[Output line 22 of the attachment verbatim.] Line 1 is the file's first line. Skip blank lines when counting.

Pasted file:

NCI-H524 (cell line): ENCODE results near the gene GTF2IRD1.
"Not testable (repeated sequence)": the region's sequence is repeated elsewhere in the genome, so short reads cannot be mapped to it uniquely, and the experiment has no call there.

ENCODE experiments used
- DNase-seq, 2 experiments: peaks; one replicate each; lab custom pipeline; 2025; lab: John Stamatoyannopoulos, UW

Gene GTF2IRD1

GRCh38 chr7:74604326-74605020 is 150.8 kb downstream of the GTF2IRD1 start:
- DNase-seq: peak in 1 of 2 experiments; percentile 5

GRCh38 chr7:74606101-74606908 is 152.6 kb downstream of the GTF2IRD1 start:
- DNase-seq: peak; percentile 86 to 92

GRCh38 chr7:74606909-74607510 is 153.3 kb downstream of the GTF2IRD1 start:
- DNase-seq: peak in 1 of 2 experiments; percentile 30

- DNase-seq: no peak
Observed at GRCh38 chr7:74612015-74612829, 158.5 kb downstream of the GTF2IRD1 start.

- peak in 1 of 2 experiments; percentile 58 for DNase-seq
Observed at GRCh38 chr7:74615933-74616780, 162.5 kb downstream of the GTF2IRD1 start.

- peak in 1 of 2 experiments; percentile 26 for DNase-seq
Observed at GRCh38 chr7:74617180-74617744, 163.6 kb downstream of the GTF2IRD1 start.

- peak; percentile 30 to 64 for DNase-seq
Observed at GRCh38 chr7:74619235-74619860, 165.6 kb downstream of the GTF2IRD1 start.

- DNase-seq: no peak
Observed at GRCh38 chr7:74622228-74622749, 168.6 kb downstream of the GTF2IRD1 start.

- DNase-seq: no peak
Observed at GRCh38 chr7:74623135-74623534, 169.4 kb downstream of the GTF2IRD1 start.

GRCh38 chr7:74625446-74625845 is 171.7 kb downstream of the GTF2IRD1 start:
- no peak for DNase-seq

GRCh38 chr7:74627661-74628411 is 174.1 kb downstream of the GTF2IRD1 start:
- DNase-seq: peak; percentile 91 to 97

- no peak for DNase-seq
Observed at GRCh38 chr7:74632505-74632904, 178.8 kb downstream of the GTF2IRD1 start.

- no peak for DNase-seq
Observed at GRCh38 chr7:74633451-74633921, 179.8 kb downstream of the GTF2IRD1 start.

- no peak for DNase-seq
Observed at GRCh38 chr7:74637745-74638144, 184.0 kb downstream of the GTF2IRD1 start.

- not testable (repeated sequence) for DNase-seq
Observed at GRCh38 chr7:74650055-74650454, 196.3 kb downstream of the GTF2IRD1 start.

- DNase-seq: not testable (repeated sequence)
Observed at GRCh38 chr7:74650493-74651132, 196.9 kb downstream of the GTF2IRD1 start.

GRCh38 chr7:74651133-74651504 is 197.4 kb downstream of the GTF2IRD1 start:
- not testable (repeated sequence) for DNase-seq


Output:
- DNase-seq: no peak